AMC reverted to separate catalogs for each of their models in 1965. The tagline that year was "One of 3 Sensible Spectaculars". They appeared to be ready to take on the competition full-bore with flashy graphics, lush photography and contemporary styling.
The Ambassador had smartly been upsized to a larger chassis again, using a 116" wheelbase four inches longer than the Rambler Classic. It still wasn't a full-size car, but now matched up against a Chevelle or Fairlane instead of the Chevy II Nova and Falcon. Having previously been reduced to one trim level, now there were two and a convertible was added to the line. For the first time since the marque changed from Nash to Rambler, a six cylinder was the base motor. This corresponded with the base offerings of the Big Three. Two V8s, 287 and 327 cubic inches, were optional.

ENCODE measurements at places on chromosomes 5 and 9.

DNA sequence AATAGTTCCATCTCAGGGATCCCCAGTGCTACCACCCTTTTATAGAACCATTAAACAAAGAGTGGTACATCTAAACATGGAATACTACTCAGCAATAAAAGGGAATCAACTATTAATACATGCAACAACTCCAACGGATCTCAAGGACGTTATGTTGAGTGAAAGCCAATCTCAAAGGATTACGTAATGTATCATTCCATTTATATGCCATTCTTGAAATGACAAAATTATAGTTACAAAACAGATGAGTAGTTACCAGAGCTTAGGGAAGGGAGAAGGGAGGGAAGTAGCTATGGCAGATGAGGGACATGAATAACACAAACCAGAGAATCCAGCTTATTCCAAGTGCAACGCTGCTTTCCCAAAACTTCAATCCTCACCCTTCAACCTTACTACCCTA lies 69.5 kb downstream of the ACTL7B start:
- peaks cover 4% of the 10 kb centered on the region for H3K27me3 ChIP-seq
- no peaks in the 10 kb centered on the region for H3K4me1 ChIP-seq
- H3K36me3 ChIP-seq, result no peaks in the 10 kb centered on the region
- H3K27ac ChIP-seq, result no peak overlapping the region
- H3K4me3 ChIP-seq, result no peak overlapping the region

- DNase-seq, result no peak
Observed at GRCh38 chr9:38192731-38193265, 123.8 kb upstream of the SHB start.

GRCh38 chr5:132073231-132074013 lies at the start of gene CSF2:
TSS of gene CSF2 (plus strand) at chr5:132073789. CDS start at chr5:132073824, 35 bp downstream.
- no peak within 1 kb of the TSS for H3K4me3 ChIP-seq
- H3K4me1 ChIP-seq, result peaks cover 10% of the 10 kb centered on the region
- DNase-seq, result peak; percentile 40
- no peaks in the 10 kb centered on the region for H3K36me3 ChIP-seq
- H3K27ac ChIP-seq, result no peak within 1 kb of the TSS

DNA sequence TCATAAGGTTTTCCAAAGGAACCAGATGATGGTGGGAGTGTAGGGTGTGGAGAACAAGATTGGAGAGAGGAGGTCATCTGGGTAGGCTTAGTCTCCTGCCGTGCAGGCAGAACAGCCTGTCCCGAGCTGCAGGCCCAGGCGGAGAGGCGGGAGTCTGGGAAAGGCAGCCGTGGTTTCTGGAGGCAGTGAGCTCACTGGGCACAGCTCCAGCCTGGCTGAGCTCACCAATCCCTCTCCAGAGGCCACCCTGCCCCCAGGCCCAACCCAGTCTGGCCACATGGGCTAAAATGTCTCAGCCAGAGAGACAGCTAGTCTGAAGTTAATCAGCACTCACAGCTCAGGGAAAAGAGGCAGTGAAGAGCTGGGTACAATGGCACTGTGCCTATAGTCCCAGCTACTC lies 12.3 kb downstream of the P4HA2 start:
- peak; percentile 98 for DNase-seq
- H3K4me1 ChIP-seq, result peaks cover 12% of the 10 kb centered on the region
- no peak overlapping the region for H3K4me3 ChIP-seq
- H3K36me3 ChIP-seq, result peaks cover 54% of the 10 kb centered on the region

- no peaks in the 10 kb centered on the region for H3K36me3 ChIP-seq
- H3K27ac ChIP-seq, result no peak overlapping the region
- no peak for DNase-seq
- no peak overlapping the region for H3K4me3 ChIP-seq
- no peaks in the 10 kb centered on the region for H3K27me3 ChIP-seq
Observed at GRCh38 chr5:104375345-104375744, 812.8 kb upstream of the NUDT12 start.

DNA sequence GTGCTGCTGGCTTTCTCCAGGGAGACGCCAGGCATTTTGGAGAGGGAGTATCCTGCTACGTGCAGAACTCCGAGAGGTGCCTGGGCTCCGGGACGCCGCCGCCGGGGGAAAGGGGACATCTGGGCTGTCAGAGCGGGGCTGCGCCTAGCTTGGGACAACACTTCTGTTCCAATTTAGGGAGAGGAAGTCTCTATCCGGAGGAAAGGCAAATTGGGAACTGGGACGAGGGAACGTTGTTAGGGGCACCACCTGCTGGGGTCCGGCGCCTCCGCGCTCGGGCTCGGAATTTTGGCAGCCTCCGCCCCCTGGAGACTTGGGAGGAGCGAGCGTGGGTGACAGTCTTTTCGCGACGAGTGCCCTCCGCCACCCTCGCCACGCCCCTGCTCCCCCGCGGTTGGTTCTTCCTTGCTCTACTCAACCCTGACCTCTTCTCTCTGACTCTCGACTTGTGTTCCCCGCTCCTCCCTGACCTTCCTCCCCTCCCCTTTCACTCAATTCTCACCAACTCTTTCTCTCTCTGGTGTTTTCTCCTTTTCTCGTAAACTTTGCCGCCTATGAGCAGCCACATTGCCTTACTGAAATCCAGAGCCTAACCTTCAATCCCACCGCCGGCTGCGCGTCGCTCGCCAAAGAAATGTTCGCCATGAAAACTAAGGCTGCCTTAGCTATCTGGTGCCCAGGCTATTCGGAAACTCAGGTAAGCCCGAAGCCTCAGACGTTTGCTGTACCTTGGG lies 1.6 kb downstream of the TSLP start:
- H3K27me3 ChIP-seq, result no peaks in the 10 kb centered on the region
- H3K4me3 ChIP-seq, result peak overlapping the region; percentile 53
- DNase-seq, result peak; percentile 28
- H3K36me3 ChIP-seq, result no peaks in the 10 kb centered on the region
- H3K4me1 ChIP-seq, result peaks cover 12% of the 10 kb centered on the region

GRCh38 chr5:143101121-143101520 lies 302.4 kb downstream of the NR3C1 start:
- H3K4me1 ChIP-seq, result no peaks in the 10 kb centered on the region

The concept of full-size luxury in a mid-size car wouldn't catch on for another decade. It was espoused by BMW and Mercedes and adopted by the Americans when they were forced to downsize because of the Seventies gas crisis. But AMC and especially chairman Roy Abernethy had been firmly commited to compact cars since the formation of Rambler. Under different circumstances, they could have been far ahead of the changes that would come in the Seventies. But American cars were still all about big and fast. In order to stay alive, AMC eventually drank Detroit's kool-aid of bigger faster cars. They were weak and of a different mindeset when things turned toward their prvious strengths.